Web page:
This little quilt, which I intended for the front of a pillow, was the first project that I drafted myself. It was six years ago and I was living in the Little House at the farm, where the rabbit ears on the roof allowed me to get three different public television stations and a public access station that showed local Thai dance troupes on Sundays, but no network tv. It turns out that Thai dance troupes and hand quilting make good company on a dark dark October Sunday night.
My mother had loaned me her Featherweight the previous winter, and I set it up in front of the tiny tv in the cabin's log back room and machine pieced to my exacting measurements (I remember that there were some sixteenths of an inch in my drawing). The building in the quilt is the bank barn at the farm, and I really wanted to capture its essence as a gift for some close friends with whom I rode horses who lived in the barn. I chose the fabrics with a demanding eye, going to two different fabric stores to find the perfect grey for the barn's painted oak sides, and quilting in a bunch of details, from the zig-zag pattern that we raked into the real stone barnyard to the clouds in the sky.
Sometime after attempting my first embroidery on the upstairs windows and before I actually made the cut in what was to be the reverse applique on the first downstairs window (so that tiny appliqued horse heads could hang out, of course!), I got burned out. And then the whole thing started looking wrong and I set it aside and never finished it.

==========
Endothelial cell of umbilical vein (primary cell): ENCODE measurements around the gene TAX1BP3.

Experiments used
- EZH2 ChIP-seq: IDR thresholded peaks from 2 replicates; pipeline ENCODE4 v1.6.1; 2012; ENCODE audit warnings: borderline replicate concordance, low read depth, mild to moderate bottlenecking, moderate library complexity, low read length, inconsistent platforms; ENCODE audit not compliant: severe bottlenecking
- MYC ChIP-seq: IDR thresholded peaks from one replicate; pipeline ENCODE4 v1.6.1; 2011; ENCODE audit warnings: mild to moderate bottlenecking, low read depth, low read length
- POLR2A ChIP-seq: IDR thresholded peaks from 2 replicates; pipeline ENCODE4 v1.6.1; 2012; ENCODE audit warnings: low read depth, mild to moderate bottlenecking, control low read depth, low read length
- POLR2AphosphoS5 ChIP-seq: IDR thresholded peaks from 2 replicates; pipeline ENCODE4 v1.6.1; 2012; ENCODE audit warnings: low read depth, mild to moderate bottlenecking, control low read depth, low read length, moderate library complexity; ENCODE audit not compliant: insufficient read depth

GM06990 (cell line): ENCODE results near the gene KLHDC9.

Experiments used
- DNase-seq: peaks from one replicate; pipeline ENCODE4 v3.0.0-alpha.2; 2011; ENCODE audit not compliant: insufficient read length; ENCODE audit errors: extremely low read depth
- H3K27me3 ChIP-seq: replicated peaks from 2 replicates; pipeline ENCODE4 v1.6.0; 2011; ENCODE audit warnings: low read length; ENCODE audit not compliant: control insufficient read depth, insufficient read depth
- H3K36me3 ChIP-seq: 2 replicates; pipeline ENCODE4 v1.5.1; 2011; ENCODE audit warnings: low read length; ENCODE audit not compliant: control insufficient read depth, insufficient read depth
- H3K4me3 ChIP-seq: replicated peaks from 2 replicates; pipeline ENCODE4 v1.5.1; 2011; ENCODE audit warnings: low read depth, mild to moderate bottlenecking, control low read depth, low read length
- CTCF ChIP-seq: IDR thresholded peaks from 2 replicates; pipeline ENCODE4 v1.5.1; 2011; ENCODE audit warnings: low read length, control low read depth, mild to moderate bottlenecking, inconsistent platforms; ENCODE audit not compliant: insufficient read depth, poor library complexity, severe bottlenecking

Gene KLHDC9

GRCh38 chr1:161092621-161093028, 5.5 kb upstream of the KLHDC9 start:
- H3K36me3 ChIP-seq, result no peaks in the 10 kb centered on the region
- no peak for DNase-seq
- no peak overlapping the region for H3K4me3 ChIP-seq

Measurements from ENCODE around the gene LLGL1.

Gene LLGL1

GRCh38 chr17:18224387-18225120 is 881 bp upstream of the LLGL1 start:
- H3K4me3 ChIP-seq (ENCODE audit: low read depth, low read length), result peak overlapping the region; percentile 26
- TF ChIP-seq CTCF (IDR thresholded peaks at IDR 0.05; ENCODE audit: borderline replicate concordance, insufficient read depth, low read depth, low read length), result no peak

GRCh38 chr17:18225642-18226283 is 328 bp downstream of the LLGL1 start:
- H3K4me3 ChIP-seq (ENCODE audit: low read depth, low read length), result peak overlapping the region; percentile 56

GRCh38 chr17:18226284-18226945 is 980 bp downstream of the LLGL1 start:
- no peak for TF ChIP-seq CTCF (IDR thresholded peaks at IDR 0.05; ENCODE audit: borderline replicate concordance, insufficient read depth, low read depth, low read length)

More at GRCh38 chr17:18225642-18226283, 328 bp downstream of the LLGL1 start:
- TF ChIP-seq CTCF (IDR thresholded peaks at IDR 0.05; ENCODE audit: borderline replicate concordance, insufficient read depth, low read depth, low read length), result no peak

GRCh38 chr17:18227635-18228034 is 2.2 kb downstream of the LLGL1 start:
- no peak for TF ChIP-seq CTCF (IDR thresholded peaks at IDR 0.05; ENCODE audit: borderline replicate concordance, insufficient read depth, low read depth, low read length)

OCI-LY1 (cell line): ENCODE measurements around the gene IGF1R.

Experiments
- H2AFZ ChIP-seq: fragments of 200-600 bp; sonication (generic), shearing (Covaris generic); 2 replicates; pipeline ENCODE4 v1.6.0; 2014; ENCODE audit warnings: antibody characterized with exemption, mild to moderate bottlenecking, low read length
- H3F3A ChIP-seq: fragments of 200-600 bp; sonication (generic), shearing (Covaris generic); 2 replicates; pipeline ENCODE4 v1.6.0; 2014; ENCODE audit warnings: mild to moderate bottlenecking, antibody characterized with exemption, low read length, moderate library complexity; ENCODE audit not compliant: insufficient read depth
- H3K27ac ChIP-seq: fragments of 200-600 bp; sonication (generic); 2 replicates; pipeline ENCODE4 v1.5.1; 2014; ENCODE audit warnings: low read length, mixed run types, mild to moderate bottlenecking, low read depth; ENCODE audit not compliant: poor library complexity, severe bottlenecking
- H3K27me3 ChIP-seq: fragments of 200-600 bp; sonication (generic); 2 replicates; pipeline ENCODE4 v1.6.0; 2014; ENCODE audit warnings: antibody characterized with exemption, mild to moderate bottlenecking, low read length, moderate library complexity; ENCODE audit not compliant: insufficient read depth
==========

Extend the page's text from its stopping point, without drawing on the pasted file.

My friends still occasionally ask after their pillow, and I confirm that it's not finished. And the reality is that it will probably never be finished. Because I tried too hard to hold on to reality in this piece. I wish I'd done it with wacky colors and slightly wonky angles, instead of so 'perfectly' that the finished product will never live up to all the work that I put into it, or to the memory of the place.
Last winter, I hung the unfinished barn on the wall in my craft space, along with the bits and pieces of some other patchwork projects that I started and never finished. And there the barn quilt will probably stay, calm and as close to the actual as I could make it (which was not very close), as a reminder to myself to just do it already. And to do it big, do it colorful, do it with gusto. A reminder to get as much feeling in there as possible, and leave the splendor of reality to Nature.
(I always did really like that fabric that I used for the roof-- from my mother's stash.)
Have a great weekend!